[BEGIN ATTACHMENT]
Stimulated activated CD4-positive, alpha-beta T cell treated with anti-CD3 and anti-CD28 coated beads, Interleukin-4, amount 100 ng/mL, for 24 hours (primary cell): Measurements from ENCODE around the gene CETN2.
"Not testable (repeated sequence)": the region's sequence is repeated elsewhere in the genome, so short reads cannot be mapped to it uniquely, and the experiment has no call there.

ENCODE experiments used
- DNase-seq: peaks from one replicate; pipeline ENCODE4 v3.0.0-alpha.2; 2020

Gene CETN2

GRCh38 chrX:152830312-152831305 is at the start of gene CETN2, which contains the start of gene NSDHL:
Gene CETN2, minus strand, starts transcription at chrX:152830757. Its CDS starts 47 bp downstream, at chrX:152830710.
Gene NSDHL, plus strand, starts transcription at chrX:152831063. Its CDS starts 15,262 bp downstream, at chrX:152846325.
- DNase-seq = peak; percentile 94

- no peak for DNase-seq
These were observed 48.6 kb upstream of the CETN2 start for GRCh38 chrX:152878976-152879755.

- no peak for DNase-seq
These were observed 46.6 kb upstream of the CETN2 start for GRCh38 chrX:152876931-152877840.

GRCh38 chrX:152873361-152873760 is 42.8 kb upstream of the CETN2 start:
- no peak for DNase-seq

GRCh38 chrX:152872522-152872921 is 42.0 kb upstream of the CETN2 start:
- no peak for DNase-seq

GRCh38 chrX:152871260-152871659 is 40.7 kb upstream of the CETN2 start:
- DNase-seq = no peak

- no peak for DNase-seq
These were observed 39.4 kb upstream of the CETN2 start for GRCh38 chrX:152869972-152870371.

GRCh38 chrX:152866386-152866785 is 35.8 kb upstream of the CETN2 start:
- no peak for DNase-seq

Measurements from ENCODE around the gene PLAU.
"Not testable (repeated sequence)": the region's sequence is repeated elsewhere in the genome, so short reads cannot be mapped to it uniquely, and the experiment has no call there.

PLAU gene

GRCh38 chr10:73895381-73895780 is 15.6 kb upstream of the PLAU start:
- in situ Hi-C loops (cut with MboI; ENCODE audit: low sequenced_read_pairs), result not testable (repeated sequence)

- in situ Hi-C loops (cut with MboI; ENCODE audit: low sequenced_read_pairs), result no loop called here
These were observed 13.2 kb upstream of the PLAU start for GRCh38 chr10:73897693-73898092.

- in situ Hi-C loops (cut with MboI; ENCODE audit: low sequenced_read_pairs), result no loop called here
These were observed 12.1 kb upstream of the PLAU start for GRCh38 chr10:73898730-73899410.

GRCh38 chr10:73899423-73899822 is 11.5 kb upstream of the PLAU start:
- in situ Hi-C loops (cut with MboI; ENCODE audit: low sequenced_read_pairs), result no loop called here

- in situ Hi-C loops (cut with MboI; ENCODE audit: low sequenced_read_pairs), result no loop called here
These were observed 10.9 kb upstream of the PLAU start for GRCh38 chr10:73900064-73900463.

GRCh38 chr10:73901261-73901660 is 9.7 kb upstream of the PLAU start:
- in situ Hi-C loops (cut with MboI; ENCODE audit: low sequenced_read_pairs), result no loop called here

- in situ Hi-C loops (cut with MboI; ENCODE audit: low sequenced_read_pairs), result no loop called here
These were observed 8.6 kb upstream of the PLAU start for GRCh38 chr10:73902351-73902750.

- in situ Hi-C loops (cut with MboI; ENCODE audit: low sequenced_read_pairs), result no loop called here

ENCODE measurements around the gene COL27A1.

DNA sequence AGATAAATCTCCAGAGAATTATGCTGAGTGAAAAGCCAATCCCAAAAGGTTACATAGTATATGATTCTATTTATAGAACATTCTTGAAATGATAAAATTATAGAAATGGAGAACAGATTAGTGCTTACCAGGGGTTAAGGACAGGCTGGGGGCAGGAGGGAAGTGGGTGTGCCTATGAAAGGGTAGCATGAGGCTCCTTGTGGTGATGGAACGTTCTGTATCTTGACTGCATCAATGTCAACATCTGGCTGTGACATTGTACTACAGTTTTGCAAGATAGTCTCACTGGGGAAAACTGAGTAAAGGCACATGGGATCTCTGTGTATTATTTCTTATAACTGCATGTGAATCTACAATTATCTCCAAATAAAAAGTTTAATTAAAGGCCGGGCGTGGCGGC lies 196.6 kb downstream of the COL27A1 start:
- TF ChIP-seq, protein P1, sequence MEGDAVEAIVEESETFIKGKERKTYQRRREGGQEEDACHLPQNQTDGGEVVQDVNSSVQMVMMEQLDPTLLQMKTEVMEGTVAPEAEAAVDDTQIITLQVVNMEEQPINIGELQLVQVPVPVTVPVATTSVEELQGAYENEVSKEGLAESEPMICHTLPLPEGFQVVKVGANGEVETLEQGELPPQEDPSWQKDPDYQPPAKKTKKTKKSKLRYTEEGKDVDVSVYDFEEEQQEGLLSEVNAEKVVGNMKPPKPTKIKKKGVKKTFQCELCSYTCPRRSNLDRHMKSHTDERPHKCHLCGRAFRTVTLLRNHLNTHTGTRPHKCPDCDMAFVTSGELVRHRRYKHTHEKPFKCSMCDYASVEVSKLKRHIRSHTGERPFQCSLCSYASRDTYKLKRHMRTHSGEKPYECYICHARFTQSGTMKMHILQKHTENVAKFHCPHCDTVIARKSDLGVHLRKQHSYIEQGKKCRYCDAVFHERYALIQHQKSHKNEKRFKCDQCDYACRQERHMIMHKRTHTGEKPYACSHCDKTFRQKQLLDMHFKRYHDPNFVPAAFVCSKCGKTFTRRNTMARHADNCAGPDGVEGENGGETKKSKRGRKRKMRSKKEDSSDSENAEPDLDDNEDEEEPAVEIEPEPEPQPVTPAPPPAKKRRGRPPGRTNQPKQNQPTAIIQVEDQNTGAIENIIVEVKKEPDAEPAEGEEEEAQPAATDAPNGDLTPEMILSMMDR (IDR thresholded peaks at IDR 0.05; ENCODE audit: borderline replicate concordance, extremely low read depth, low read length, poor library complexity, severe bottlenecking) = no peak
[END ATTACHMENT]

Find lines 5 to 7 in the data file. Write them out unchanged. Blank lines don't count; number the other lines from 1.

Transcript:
Gene CETN2

GRCh38 chrX:152830312-152831305 is at the start of gene CETN2, which contains the start of gene NSDHL:
Gene CETN2, minus strand, starts transcription at chrX:152830757. Its CDS starts 47 bp downstream, at chrX:152830710.